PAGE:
This isn’t all you’re going to do. The bullies add the element of stealth to the game in having to avoid them. You also have open-world trappings in the climbing to different areas to paint and search for new pages. If you want to finish each area, you have to light up strings of bulbs by painting near them. While I at first didn’t understand the map, it’s easy to learn what you have done and what you haven’t. Every once in a while you need the help of genies to progress in areas besides just painting on the lights. There are three different types of genies, fire, electric, and wind. There are different environmental puzzles you’ll need their help with if you want to beautify Denska.
The genies will also ask you to paint specific things on the walls they are on. They will in turn gift you Super Paint, which you can use to clear the walls of the icky darkness keeping the genies away and corrupting Denska. The genies are just so brought to life so well by Pixelopus. They will play games with you, interact with your other drawings, and lend you that helping hand when you need it. They are truly one of the stars of the game.
Once you make it to the third act, there is a major twist in the gameplay. You actually have to fight corrupted genies. The game becomes somewhat of a third-person shooter/caster in this regard. You have a few different new abilities at this juncture, and all are needed to help in rescuing your friends. There is Paint Skating, a fast way of traversal to catch up with the genies. You can call bullies to help you daze the genies with flashlights. Most importantly, you learn to use the three different projectiles you have to defeat the genies. Each is modeled after the genie’s abilities, fire, electric, and wind. The first does the most damage, electric can stun, and wind helps to down flying genies. It’s honestly a complex fighting mechanic made easy by clever development.
What I can say about my time playing Concrete Genie is that it plays phenomenally. There isn’t any stutter in framerate, nothing to complain about in controls. While the Sixaxis control for painting can seem a bit forced, I don’t see any other way you could give the illusion of painting without it. Also, using that for painting is way easier than an analog stick. Everything works as it should, which can’t always be said about a game at launch nowadays.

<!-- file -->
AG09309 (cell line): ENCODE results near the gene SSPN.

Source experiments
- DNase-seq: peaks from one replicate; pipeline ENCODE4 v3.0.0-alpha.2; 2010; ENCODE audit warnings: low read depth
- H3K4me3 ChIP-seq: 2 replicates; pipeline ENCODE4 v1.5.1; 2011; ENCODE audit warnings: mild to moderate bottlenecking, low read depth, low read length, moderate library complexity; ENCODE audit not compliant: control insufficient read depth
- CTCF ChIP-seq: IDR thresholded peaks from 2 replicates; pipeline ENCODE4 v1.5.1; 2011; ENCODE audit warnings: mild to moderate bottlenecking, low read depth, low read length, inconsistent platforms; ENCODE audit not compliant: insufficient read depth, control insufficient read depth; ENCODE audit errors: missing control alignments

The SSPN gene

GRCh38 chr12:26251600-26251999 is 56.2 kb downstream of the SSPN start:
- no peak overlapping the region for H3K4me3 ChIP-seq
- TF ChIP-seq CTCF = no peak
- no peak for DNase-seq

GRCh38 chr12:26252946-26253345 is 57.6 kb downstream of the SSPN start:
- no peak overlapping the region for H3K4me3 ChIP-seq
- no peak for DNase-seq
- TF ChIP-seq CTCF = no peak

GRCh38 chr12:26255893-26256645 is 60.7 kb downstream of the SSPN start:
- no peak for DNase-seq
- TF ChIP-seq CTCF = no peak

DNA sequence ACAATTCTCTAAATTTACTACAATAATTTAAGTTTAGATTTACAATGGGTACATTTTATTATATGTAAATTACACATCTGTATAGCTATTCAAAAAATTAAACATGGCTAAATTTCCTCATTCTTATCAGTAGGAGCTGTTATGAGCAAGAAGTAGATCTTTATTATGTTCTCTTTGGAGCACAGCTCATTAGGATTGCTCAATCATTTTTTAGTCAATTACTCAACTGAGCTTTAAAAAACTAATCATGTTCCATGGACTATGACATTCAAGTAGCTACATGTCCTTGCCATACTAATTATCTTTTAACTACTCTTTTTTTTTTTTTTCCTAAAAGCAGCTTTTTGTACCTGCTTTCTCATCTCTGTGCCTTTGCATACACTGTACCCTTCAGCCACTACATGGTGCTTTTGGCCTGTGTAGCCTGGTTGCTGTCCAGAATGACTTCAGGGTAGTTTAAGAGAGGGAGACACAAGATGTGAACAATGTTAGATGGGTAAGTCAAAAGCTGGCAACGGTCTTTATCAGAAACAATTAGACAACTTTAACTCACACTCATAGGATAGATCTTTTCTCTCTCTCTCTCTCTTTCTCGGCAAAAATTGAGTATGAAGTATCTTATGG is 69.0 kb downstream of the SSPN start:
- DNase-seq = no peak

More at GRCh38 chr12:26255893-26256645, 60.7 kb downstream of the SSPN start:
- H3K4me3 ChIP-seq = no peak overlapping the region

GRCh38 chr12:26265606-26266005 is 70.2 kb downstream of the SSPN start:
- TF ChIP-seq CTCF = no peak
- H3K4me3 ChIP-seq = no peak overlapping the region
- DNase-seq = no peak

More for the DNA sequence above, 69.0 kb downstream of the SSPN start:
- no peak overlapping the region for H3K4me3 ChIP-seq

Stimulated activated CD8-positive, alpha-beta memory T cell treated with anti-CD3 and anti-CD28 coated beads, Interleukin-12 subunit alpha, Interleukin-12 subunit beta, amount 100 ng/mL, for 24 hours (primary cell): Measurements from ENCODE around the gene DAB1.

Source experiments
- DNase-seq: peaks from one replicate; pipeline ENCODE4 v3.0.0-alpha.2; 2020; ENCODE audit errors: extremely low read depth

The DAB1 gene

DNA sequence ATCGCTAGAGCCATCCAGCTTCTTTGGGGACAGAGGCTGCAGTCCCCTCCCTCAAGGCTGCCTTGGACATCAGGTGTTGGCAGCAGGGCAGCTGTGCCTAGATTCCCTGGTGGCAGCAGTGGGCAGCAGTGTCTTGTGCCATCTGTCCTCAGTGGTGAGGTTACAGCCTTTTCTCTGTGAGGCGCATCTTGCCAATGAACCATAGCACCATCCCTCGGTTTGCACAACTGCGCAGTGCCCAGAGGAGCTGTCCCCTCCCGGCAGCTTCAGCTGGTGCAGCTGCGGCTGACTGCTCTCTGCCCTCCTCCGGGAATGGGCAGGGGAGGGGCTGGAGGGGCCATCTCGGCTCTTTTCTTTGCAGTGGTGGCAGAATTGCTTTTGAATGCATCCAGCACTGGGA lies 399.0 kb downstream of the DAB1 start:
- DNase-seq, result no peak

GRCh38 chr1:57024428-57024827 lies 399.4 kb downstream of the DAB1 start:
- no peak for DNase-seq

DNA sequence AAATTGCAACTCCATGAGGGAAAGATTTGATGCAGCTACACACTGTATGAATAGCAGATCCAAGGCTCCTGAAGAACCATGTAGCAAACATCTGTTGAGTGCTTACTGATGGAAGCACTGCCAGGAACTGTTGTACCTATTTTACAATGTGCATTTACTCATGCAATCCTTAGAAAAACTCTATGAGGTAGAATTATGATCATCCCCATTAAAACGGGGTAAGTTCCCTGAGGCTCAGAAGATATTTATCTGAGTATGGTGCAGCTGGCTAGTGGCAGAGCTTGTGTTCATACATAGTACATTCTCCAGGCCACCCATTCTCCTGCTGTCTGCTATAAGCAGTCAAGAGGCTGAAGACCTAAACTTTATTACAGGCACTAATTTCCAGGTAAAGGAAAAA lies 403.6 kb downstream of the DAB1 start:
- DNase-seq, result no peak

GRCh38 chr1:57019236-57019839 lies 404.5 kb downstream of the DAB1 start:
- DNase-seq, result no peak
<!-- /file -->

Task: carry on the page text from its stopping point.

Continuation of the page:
Before we jump into graphics and soundtrack I want to touch on the PSVR modes. The game includes two and makes you start with a little adventure with Splotch, your paint buddy from the main story. You go below the lighthouse in order to unearth a mysterious power. While quite short I really enjoyed it. You simply follow the same idea as the painting with the main game. As you progress, you get more patterns and items to draw. It even jumped into a 3D painting area which was really awesome to experience. Painting different things for Splotch was simply enchanting.
The second of the two modes was free painting, and while still fun it doesn’t match up to the previous one. It’s simply going to several different areas and applying your paint “stickers” to the walls. It looks cool in VR, but after a little bit, it gets repetitive. I hope maybe in the future we may see an update that might enable actual “painting” in these spaces. I feel that would add to the allure of said mode.
Graphics and Soundtrack
This is something I feel no PlayStation exclusive ever truly lacks in. Concrete Genie, even at only $29.99, still packs everything you would expect from a Sony first-party game. Denksa is hauntingly beautiful. The walls come to life as you let your paint sweep across them. The genies react so perfectly and remind me of something from “Where The Wild Things Are”. The almost claymation design in the way Ash and company look and speak is charming and add to the feel of the game. I don’t want or need something realistic here. This fantasy is a world of pure imagination.
The soundtrack is minimalistic but fits the game wonderfully. I love the piano and strings mixed with a few electronic sounds. The flute gives it all that whimsical adventure feel we love having, and the piano will always draw some emotion from me. The soundtrack is perfect for Concrete Genie.
Concrete Genie is something special. It’s not the largest game, but it builds something bigger than what it is. It takes a real issue and reminds us of what matters. It fuses charming gameplay into an art form. In any case, it makes me want to play it again and makes me hope for a sequel. While you are limited in your control of the painting, that’s not a dealbreaker. Too much control would take away from the heart of the game. It gives you the ability to create, to love, and to save. The last act’s gameplay twists threw me for a loop and shows the versatility of Pixelopus. Then you have two PSVR modes thrown in as a bonus? And all for thirty bucks?
I urge you, please give Concrete Genie a try. You won’t regret one second of this enchanting adventure.